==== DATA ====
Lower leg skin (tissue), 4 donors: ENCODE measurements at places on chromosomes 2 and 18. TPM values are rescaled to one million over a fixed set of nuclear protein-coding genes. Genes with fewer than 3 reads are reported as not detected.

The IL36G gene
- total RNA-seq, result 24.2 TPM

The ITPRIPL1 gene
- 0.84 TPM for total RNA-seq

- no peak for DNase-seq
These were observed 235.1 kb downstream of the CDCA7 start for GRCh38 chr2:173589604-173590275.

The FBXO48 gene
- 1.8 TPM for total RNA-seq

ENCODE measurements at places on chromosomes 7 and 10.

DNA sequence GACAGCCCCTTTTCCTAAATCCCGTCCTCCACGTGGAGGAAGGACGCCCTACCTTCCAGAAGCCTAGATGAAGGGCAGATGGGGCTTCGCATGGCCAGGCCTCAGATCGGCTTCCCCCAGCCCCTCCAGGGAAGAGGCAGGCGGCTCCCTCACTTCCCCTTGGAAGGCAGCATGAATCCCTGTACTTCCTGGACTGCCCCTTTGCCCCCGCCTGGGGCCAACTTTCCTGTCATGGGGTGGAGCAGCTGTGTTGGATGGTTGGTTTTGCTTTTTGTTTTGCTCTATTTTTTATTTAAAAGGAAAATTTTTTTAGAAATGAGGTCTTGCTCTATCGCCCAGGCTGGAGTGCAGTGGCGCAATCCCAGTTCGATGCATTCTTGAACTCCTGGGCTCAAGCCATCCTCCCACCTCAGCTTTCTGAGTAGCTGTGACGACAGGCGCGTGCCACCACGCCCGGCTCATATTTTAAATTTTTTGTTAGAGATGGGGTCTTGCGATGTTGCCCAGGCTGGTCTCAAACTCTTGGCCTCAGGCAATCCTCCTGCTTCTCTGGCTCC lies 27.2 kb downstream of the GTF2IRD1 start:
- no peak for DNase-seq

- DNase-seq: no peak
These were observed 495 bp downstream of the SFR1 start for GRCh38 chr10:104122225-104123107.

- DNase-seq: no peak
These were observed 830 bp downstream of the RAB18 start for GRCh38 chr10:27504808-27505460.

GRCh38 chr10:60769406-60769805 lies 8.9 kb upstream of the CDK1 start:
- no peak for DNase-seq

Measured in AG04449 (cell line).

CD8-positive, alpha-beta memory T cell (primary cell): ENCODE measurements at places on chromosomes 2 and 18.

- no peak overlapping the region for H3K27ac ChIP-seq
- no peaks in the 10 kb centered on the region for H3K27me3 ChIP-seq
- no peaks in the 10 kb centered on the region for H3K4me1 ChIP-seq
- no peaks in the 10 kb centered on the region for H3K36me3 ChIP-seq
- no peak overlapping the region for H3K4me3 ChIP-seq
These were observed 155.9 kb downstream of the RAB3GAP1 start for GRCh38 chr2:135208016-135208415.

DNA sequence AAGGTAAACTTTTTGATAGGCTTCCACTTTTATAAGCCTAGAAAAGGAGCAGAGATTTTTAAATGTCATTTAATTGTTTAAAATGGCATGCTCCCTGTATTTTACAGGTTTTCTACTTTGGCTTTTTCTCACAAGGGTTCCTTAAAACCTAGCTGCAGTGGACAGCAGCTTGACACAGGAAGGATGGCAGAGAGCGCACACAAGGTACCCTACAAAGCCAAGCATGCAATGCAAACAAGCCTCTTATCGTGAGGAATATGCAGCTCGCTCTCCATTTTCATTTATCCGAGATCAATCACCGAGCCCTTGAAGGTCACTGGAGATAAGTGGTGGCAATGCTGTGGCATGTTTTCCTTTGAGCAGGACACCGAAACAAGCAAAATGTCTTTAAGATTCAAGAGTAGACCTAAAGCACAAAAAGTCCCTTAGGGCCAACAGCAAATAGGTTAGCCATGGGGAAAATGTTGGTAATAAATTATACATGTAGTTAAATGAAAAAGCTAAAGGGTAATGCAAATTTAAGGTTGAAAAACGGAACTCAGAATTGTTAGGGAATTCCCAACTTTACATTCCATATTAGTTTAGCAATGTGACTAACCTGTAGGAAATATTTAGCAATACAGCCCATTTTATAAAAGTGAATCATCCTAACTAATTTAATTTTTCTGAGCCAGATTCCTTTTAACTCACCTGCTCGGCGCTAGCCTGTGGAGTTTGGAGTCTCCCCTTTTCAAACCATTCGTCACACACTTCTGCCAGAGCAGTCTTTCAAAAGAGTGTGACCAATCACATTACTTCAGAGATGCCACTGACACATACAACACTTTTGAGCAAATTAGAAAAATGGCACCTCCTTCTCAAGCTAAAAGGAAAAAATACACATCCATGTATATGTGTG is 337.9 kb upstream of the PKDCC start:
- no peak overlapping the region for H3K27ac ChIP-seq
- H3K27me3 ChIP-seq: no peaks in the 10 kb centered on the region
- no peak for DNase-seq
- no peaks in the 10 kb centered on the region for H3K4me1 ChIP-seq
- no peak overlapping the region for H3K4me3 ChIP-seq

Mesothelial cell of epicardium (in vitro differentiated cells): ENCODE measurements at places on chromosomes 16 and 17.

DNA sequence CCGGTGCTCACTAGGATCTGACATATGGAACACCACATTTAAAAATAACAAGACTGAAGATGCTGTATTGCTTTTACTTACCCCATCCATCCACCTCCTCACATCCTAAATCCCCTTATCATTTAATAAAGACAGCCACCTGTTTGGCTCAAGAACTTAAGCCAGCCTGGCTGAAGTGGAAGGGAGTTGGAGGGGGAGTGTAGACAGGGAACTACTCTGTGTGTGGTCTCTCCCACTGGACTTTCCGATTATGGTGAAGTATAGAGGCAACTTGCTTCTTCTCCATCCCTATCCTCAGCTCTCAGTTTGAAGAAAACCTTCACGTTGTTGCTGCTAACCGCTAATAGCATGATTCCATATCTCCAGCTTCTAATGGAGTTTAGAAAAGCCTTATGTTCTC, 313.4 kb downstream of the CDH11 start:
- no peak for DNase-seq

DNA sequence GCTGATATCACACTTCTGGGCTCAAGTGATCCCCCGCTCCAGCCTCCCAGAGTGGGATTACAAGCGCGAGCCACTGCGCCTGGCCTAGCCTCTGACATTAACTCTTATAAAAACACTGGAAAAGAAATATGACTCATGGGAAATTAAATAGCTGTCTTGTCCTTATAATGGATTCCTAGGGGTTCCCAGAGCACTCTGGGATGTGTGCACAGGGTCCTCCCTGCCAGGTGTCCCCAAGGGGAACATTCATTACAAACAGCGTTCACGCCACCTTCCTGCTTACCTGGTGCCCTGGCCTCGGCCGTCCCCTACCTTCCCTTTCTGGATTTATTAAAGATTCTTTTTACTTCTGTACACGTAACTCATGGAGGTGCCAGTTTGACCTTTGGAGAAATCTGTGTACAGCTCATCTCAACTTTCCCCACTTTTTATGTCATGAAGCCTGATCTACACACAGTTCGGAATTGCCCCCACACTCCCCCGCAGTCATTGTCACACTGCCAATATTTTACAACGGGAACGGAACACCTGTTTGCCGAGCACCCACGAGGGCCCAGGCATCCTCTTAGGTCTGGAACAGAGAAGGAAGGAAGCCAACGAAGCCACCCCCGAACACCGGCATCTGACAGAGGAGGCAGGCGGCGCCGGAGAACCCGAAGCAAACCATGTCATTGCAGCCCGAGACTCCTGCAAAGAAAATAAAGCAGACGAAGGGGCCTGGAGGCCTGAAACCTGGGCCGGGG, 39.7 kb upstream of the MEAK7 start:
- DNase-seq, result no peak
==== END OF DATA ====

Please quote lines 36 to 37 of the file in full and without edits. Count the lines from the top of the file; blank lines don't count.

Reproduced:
DNA sequence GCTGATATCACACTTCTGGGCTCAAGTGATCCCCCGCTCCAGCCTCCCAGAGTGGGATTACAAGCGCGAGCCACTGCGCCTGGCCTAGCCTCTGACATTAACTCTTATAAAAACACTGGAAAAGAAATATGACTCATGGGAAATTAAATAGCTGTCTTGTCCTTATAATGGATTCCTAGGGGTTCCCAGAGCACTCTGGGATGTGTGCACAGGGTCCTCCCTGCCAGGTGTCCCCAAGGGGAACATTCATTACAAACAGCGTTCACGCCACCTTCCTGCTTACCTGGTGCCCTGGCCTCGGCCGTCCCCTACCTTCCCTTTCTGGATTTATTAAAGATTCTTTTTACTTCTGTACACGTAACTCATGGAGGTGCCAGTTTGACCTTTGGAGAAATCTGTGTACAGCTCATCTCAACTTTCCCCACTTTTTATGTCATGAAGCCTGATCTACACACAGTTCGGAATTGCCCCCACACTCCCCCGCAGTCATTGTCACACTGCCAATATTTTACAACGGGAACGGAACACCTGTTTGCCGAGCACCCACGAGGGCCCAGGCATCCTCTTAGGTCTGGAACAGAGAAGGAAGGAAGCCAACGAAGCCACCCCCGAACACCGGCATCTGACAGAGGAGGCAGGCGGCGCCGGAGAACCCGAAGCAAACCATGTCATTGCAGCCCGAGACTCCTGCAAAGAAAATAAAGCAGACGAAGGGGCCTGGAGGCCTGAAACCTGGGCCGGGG, 39.7 kb upstream of the MEAK7 start:
- DNase-seq, result no peak